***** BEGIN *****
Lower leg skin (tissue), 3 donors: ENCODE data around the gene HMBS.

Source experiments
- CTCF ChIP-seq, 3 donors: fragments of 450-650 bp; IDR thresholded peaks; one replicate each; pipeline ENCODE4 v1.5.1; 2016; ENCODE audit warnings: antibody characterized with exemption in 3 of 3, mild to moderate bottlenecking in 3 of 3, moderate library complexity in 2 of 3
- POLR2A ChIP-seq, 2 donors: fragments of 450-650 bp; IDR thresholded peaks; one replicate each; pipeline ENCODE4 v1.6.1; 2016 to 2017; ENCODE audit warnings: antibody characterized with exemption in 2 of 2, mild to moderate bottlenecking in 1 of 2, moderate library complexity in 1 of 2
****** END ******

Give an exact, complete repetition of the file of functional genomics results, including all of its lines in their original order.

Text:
Lower leg skin (tissue), 3 donors: ENCODE data around the gene HMBS.

Source experiments
- CTCF ChIP-seq, 3 donors: fragments of 450-650 bp; IDR thresholded peaks; one replicate each; pipeline ENCODE4 v1.5.1; 2016; ENCODE audit warnings: antibody characterized with exemption in 3 of 3, mild to moderate bottlenecking in 3 of 3, moderate library complexity in 2 of 3
- POLR2A ChIP-seq, 2 donors: fragments of 450-650 bp; IDR thresholded peaks; one replicate each; pipeline ENCODE4 v1.6.1; 2016 to 2017; ENCODE audit warnings: antibody characterized with exemption in 2 of 2, mild to moderate bottlenecking in 1 of 2, moderate library complexity in 1 of 2